Wednesday, October 7, 2009

The Bad Food Cycle

Photo by Chotda

I am an acupuncturist. Part of my training and my work with people involves dietary advise, so I've learned a lot about food from both a western and Chinese perspective. But I'm not sure it's helped me that much. I have a pretty good idea which foods are good to eat and which are bad for me based on the theory I've learned, and on watching my body's reactions to what I put in my mouth as I'm very reactive to what I eat. If I have a bowl of soy ice cream (unfortunately, I haven't had the real stuff in years), by the time I'm finished my nose will be stuffy. But I often get in a very bad food cycle.

I've never been much good at cooking for myself. I'm actually a fairly decent cook, but I can never think of what to make. My wife has the gift of looking at a recipe and knowing exactly how it will taste. I look at a recipe, even for things I've cooked many times, and it always looks like a list of ingredients to me. I can look at a fridge full of vegetables and have no idea what to cook. So all too often, I'll make pasta because it's easy and known. Or I'll pull out some instant food from the freezer which really isn't good for me.

To put this cycle in energetic terms: food nourishes me and I'm not very good at nourishing myself. I'm much better at forgetting to eat or just eating junk, which then makes me feel poorly, and it makes me crave more junk.

It's the sugar cycle: when you eat good food, you crave what's needed for your body. When you eat sugar, you crave more sugar. Sugar destroys the body's ability to know what foods to eat because it overwhelms all other cravings.

When I'm losing myself in the self-hate, I eat badly and don't nourish myself with good food. Then the bad food wipes out my cravings for good foods and leaves only cravings for more junk. So I eat more junk, which reinforces the negative cycle. And so on into more self-destruction. At that point, I can start beating myself up for not eating well, so I can do the self-hate on another level as well because I know so much about food I really know how badly I'm eating.

So how to break the cycle? It's not easy. The first step is to be aware of it. That the food choices I make are rooted in the self-hate, not in self-nourishment. At that point, it's identifying the foods that create the downward spiral. Decreasing sugar intake, and eliminating it if possible.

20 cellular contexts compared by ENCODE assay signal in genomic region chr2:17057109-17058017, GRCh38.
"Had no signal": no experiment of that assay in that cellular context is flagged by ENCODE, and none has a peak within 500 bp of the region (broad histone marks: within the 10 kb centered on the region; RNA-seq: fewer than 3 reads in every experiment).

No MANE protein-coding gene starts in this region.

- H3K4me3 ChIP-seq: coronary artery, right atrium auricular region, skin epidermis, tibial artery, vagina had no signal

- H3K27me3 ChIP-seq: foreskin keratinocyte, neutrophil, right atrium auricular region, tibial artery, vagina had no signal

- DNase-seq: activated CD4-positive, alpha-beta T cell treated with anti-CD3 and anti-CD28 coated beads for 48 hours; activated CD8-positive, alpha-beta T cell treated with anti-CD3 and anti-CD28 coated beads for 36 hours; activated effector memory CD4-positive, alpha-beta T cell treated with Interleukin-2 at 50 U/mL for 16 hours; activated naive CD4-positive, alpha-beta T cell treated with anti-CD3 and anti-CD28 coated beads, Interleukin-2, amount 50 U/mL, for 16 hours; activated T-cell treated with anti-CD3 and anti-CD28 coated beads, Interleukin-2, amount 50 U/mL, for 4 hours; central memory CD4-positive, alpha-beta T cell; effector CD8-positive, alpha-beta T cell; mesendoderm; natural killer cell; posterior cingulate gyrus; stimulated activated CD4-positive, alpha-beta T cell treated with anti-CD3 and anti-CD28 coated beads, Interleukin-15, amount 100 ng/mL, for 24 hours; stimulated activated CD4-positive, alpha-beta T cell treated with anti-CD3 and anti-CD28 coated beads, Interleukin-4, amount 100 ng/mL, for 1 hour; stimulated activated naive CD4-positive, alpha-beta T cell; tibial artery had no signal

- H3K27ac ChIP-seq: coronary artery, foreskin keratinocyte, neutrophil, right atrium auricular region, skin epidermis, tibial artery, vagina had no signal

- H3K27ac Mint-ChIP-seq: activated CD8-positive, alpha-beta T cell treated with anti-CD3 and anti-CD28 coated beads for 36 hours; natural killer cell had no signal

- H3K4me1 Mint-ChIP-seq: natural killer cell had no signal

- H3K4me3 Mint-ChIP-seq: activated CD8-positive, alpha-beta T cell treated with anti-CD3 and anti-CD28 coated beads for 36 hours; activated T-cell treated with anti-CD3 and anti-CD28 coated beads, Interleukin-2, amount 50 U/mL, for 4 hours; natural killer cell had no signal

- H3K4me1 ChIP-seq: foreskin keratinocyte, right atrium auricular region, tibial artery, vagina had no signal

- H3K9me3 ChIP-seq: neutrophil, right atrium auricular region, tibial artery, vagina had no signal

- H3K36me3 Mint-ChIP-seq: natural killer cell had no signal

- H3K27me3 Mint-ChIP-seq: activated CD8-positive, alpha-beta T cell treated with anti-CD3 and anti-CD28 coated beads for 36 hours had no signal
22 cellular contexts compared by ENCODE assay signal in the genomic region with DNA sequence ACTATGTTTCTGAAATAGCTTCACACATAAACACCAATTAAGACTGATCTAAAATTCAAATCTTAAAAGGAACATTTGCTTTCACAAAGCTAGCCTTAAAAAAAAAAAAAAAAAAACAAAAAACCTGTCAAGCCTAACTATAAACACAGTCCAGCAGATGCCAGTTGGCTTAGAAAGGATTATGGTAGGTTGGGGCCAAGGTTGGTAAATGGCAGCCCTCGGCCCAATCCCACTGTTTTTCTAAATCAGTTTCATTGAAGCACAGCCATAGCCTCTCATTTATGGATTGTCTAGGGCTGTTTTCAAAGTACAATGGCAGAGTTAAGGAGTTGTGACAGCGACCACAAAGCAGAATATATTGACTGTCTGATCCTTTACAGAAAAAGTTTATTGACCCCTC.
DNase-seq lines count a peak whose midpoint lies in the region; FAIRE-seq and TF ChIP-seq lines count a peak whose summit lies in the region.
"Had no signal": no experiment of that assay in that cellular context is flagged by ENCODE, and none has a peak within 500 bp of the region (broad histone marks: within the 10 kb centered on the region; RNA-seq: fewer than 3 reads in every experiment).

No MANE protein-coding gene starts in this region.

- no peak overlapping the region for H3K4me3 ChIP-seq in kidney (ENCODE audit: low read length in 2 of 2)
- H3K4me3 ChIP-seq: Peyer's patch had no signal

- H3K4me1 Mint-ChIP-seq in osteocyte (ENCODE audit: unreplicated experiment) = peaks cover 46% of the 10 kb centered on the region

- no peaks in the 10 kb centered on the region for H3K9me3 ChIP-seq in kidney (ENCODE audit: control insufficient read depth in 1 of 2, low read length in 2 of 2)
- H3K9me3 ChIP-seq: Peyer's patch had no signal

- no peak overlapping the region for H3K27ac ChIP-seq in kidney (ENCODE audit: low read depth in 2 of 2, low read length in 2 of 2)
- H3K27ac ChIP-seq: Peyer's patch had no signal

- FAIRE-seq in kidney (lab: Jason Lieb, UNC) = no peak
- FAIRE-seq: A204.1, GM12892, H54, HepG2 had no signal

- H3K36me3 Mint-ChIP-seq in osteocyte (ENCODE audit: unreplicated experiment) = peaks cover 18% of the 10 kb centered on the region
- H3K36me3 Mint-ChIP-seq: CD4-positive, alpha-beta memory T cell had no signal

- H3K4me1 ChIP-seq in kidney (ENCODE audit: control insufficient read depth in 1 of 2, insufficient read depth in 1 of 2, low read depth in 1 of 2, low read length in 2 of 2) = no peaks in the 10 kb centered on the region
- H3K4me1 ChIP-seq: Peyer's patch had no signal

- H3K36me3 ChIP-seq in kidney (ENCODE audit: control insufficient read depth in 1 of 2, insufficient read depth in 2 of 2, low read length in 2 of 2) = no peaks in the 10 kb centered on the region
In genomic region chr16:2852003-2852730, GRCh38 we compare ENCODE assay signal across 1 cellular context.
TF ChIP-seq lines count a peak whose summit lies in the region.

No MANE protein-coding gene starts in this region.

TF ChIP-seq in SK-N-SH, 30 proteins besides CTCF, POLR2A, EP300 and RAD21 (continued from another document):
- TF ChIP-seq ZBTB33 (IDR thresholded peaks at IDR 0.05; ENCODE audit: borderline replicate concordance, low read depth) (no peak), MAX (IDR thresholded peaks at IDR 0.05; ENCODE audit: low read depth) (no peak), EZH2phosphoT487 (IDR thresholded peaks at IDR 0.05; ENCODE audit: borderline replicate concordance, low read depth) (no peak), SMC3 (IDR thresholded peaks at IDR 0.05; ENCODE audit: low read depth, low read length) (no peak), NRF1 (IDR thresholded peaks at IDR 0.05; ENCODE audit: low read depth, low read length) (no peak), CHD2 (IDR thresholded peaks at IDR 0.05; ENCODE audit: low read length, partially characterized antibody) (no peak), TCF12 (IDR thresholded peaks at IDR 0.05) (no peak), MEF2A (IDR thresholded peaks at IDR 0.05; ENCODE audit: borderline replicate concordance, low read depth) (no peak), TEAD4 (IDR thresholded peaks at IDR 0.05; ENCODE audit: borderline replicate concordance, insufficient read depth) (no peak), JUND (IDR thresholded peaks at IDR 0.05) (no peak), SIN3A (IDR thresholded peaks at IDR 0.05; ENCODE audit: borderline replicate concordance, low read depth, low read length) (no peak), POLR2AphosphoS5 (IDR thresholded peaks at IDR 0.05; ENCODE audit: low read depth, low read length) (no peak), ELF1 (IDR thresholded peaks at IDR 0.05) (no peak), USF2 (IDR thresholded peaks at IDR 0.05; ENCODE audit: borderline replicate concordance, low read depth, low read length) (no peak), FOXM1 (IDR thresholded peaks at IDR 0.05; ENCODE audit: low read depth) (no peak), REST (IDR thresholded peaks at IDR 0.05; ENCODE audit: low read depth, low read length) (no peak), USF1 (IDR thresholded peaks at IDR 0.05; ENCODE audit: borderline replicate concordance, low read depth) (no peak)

And from then on, it's mostly a question of will. Can I get myself to make one good meal or try to get myself to eat one or two good foods. Often, I have to force myself to eat a good food just to try to get in the habit.

Eating is something we do all the time, so it's a good way to know how we are treating ourselves. It's also a great way to feel guilty all the time and beat ourselves up for how we eat. I don't advocate the guilt. Nor do I recommend getting comfortable with terrible food choices. But like all things, this is an opportunity to negotiate with our self-hate and try to learn to nourish ourselves both physically and spiritually.

Photo by Wespionage

On fears for the future

I received a letter today from someone who was asking me about the possibility that taking Copaxone can help reverse existing damage and prevent new damage. I am posting my response because I think these questions are something we all face:

My read on your questions is that you are scared about the possibility of long term disabilities and are wondering if copaxone helps to clear up old damage. Is that a correct read? My answer is many layered and not an easy one.

Over the past 20 years of having MS, I've had to learn to live with the fear that today might be the last day I walk. I could wake up in the morning and find that my legs no longer work. Or the fear that whatever transient thing I am feeling today may be with me for the rest of my life.

Copaxone is a negative drug, like all MS drugs: if nothing happens then it's working. But, at the same time, nothing might be happening in any case so the drug might be having no effect, so there is no way to really know. I hate to say it, but these are the fears and the uncertainties that the condition brings. I could tell you different, but it wouldn't be true.

I spend a lot of time working on my fears, as I'm a person who was completely lost in fear for much of my life. Knowing that these fears are real means that I am aware of them and then they don't have control over me. I suspect that another person (who I have yet to meet) would use these fears to take every moment as special knowing that tomorrow everything might change.

For me, I use the fears to help propel me forward on my person growth. I know that my spirit is very tied up with MS, so I try to use it as a tool to give me clues as to the growth I need to do. But I suspect everyone forms a different relationship with the fear.

I recommend not trying to get to any point, but spend time with the fear and then see what relationship develops, just making sure that the fear is acknowledged without letting it take control.